Assigned desks are history but are compensations needed ?
Employees returning to the office in the hybrid era will be compelled to share a desk. Research suggests a lack of personalisation and ownership may contribute to a reluctance to return
Assigned desks, spaces that people can claim as their own ‘territory’ while they’re working at their employers’ offices, are getting to be scarcer than hens’ teeth.
Although there are all sorts of psychological benefits that flow from individual territories at work, such as elevated wellbeing, job satisfaction, performance and creativity, psychologists do not rule the universe. In the era of hybrid working, there are multiple good reasons for cutting assigned desks, many of them financial, as people come into the office for fewer days each month.
But research suggests there might also be value in taking compensatory action when people switch to sharing desks.
Decrease in personalisation
A new study by a Hungarian team led by Franko, Erdelyi and Dull has evaluated the effects of workers of sharing desks, shedding some light on this issue. The researchers report that employees at their research site could decide if they wanted to keep working in an open office with assigned seats or instead share a desk with others and have the opportunity to work at home for one day a week.
The data they collected indicated that the degree of personalisation decreased significantly not only among those who lost their permanent workstations and switched to a shared desk but also in the entire office population.
‘It might be important to create dedicated team rooms where employees can feel at home…’
The researchers found that involving employees in smaller decisions about equipment or colours can greatly increase their engagement and take over some of the functions of classic office personalisation. In shared desk systems, it might also be important to create dedicated team rooms or areas where employees can feel more at home or perhaps feel more able to shape the environment within a large building complex.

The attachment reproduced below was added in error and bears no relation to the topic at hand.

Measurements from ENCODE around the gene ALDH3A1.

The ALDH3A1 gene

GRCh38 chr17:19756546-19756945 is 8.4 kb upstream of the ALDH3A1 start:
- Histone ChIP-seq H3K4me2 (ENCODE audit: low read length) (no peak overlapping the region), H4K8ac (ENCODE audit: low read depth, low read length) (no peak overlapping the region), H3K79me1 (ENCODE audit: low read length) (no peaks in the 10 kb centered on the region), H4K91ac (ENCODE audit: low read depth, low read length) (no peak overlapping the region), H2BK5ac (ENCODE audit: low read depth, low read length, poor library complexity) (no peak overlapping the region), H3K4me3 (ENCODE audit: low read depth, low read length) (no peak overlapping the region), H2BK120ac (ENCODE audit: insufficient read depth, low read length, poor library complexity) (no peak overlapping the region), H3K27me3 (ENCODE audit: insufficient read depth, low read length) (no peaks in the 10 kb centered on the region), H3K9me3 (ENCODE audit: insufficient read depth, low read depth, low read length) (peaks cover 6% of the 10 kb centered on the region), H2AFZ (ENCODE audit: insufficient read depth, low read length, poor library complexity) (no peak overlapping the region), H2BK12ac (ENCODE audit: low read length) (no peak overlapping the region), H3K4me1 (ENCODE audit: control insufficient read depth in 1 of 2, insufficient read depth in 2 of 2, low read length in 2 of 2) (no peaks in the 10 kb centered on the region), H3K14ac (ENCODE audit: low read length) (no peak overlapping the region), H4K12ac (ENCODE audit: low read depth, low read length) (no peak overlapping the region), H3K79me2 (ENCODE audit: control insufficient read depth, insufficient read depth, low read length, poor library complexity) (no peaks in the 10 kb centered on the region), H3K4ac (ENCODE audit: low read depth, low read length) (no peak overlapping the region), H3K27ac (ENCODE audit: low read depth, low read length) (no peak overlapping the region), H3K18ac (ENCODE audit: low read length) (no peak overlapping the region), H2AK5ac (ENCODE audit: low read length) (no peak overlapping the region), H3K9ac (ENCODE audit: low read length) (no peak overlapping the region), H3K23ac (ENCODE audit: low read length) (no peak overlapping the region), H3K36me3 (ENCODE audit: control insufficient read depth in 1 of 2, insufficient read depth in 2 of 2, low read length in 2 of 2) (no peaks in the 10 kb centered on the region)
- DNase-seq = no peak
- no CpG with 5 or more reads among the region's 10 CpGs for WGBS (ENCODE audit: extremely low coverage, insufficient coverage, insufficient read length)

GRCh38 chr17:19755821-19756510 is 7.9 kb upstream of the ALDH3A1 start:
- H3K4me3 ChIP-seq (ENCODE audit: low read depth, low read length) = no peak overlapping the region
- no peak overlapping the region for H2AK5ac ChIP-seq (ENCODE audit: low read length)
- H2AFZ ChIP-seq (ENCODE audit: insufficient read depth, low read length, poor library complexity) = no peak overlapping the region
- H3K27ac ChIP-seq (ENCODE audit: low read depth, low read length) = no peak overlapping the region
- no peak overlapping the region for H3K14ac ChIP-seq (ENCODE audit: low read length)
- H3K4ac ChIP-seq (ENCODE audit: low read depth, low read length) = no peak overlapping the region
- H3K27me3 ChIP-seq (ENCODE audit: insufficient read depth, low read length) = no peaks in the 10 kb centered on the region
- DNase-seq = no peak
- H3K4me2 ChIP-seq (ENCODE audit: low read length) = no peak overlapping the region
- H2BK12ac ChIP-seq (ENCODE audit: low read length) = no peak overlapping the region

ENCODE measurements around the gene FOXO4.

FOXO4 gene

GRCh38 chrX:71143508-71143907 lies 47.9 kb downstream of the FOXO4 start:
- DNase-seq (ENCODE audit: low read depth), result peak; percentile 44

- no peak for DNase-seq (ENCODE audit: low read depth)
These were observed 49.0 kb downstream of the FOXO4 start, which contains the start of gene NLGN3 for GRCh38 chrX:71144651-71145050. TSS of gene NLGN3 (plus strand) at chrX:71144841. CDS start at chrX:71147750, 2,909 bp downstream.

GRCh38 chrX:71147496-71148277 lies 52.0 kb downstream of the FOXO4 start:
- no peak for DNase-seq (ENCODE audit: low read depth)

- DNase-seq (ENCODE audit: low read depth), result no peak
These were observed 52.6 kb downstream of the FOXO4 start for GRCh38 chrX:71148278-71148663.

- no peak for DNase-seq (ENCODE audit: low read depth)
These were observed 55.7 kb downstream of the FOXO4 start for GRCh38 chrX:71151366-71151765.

The research revealed that when employees without assigned seats are not able to participate in making decisions and lack other workplace antidotes such as dedicated team rooms or personal lockers, it is unlikely that employees will form strong bonds with their team or employing organisation.
Franko, Erdelyi and Dull’s recommendations for countering the negative effects of shared desks are well grounded in previous research studies, particularly their suggestion to develop dedicated team rooms and areas. Wohlers and Hertel (2017), for example, studied employee experiences in activity-based workplaces where seats are not assigned and concluded that ‘as employees have non-assigned workstations, they have limited abilities to demonstrate psychological ownership within the office, negatively affecting wellbeing and job satisfaction at the individual level. At the team level, low levels of territoriality may negatively affect team identification, information sharing and trust within teams, resulting in low team satisfaction and performance.’
‘Low levels of territoriality may negatively affect team identification…’
Appel-Meulenbroek, Groenen and Janssen (2011) also investigated experiences in activity-based workplaces without assigned seats. They reported that to compensate for the fact that individuals cannot personalise their workplaces, team spaces should be developed to support intra-team communication and to build trust among teammates who otherwise might not spend much time near each other.
Their findings were later echoed by Kohlert (2020), who reported that ‘In non-territorial office concepts, this loss of one’s own territory should be counteracted by strengthening identity at group level’.
Office design compensations for staff switching to desk sharing should be on the table as part of RTO (return to office), but are employers thinking about this as hybrid formats are rolled out?
Rianne Appel-Meulenbroek, Peter Groenen, and Ingrid Janssen. 2011. “An End-User’s Perspective on Activity-Based Office Concepts.” Journal of Corporate Real Estate, vol. 13, no. 2, pp. 122-135.
Luca Franko, Ajna Erdelyi, and Andrea Dull. 2022. “Transformation of the Office: Territorial Behaviour and Place Attachment in Shared Desk Design.” Journal of Corporate Real Estate, https://doi.org/10.1108/JCRE-12-2021-0043
Christine Kohlert. 2020. “The ‘Human’ Workplace – Health-Relevant Factors for Learning and Working Spaces.” Proceedings, The Transdisciplinary Workplace Research Network Conference, September 16-19, Frankfurt Germany, http://www.twr2020.org
Christina Wohlers and Guido Hertel. 2017. “Choosing Where to Work at Work – Towards a Theoretical Model of Benefits and Risks of Activity-Based Flexible Offices.” Ergonomics, vol. 60, no. 4, pp. 467-486, http://dx.doi.org/10.1080/00140139.2016.1188220
Read more of the latest research insights from Sally Augustin in Research Roundup, her regular column in the Innovation Zone here.